Wednesday, August 13, 2008

CURSE VS GRACE IN HOUSEHOLDS
Two books offer a better way forward than traditionally-held teachings of most churches

ALTERNATIVE TO REPEATING "THE CURSE." Of the numerous books I've read regarding family relationships, parenting, and family life, none compare to the two following. Families Where Grace Is In Place by Jeff VanVonderen (Bethany House, 1992) is a direct counter to traditional patriarchal and supposedly "Biblical" approaches to family relationships. VanVonderen points out that much of what passes for Christian household guidance is pre-christian and based on roles and rules defined by the fall instead of what God originally intended. This would include the Bill Gothard approach to family relationships and discipline. He calls this curse-full family living. It's counter is to fully recognize and embrace the impact of New Testament grace in the life, words, and Spirit of Jesus--and in believers--as a new power and pattern for household realationships.

GOD'S JOB AND OURS. VanVonderen builds a strong case against CURSE-full relationships: Controlling, Unforgiving, Reactive, Shaming, and Ego-driven. Here's a quote from VanVonderen: "We must learn the simple difference between God's job and ours. God's job is to fix and to change. Our job is to depend, serve, and equip. This is the work of grace. And it is more restful than you can imagine... When we depend on God to meet our needs, it sends ripples through every relationship we have."

CROSSROADS FOR FAMILIES. The second book is Families at the Crossroads by Rodney Clapp (Inter-Varsity Press, 1993). Clapp also challenges long-held, foregone conclusions about what a Christian family or household is supposed to look like, act like, accomplish, represent, etc. For the sake of living out an authentic faith in the present generation, Clapp challenges evangelical Christians to get to heart of Biblical faith and stop mimicking or echoing return-to-the-past patterns that reflect more of culture than of faith. This work is full of challenging insights and applications. Clapp's book has received very little discussion, but is, to me, one of the most important for evangelicals today.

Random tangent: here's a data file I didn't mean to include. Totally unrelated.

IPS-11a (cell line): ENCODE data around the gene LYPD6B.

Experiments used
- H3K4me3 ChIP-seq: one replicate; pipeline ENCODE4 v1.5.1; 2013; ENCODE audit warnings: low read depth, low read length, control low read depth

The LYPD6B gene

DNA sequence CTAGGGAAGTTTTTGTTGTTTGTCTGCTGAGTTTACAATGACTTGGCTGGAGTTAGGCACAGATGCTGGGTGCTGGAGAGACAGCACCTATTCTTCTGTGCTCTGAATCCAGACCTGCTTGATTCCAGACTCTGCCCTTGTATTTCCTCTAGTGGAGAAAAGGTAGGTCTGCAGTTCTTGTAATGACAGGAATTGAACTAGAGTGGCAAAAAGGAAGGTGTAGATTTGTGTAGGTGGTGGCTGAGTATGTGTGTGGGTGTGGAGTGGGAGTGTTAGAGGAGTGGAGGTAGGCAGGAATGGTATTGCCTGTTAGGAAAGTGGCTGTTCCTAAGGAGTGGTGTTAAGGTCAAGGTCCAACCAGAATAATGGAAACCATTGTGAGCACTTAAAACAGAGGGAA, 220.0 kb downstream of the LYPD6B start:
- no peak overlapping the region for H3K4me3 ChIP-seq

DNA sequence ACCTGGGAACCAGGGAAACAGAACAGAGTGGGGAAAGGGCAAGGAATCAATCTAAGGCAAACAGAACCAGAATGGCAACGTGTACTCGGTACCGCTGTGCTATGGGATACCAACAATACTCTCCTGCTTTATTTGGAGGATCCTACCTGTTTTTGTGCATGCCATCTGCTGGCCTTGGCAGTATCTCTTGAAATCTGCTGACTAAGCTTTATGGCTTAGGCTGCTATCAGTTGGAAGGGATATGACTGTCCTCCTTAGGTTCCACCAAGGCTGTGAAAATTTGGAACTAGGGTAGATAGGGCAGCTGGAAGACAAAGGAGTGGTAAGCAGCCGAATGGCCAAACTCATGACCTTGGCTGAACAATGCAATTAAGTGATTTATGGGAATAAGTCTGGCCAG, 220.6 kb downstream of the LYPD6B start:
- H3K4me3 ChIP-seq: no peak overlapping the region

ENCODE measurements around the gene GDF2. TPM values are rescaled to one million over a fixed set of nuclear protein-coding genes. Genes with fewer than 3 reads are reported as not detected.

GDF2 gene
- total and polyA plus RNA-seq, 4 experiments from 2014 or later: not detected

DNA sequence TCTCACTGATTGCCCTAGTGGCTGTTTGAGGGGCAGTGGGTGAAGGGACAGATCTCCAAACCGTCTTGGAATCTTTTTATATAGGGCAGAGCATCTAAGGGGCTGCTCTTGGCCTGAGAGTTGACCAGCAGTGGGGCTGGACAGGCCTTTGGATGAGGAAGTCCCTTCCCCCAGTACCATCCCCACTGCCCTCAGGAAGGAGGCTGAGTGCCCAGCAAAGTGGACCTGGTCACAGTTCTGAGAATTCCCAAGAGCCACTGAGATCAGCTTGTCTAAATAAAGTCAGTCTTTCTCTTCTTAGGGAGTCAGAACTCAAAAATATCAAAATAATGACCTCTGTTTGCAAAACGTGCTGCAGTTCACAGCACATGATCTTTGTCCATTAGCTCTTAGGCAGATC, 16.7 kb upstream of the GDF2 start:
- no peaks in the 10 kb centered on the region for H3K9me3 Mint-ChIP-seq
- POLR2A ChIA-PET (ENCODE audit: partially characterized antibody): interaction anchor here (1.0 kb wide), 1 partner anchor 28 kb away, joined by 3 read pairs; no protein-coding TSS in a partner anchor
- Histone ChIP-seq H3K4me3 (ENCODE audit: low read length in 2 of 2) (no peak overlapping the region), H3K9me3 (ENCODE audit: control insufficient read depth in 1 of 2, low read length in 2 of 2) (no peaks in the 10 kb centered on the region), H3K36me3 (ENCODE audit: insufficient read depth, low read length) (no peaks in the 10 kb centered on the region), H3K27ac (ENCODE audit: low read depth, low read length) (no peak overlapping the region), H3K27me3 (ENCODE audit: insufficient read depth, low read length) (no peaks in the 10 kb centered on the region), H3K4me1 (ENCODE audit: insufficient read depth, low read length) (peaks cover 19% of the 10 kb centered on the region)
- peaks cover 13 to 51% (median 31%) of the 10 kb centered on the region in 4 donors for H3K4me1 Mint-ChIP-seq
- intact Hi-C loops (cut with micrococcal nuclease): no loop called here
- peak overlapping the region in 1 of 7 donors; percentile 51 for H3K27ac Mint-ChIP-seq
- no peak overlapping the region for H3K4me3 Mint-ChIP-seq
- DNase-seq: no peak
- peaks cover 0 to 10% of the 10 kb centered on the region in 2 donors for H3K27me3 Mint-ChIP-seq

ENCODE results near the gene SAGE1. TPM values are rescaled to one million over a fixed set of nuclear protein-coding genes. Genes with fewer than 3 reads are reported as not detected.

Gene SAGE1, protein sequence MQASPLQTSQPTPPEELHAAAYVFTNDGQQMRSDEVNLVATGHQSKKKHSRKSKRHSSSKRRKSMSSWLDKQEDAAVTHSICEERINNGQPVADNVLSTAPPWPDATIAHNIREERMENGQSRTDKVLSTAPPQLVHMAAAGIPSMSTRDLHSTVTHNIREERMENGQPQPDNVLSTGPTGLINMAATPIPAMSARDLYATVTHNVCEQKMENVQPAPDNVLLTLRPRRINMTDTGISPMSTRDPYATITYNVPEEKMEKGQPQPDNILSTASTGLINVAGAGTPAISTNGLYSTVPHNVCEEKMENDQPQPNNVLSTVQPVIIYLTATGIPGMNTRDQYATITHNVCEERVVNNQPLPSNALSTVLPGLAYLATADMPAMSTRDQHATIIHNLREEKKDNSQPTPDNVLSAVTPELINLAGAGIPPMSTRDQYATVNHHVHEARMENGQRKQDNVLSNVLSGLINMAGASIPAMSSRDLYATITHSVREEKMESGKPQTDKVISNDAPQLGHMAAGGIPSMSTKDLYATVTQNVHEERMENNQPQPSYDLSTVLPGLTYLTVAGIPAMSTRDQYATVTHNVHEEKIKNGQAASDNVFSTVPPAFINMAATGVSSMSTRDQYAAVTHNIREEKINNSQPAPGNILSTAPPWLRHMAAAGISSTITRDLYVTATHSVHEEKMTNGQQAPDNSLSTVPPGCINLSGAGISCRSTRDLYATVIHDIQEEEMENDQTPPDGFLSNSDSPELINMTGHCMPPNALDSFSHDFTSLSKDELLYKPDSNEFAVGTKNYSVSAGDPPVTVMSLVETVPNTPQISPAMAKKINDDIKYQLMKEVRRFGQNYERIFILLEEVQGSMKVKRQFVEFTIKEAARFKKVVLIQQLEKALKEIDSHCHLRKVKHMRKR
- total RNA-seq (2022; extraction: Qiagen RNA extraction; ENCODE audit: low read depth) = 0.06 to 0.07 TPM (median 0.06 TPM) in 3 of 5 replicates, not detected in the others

HOME AS MISSION BASE. Clapp posits: "We need a world bigger, richer, and tougher than that which can be created by a little family fixated on itself and its emotional coddling. We need a cause large and exciting enough that many people, not just a spouse and two or three children, can devote their lives to it. The kingdom of God moves us beyond home as a haven to home as mission base."

EXPLORING FAMILY GRACE. I intend to post more about these two books in days and weeks ahead, as I am re-reading them as part of a preaching/teaching series in August and September I'm calling "Family Grace." I've written about and posted excerpts of these books on bikehiker before, so you could do a search on the site to find a few morsels. You're also welcome to listen in/engage the series on Sundays at 10:30 at WEMO as you're able.

LOVING, DESPITE GRAVE RESERVATIONS. Parenthetically, I have observed that many women who bought into the Bill Gothard, "men rule," top-down approach to Christian household relationships have done so with grave reservations in mind and emotions but with a heart that truly wants only God's will. They have yielded and laid down their lives against legitimate reservations. They have done so because they loved, not because it was right. They have never really considered any other option than what their church has presented. Therein lies the problem: the church has done a disservice to men, women and children by assuming that its "experts"--past and present--know best. I wonder how many people have suffered unnecessarily under curse-based patterns and relationships? There is a better way...and it is drawn from the heart of New Testament faith.

I welcome your comments and/or questions in the spirit of dialog. Share yours by clicking on "comments" just below. They're moderated only to reduce incivility. Shalom!

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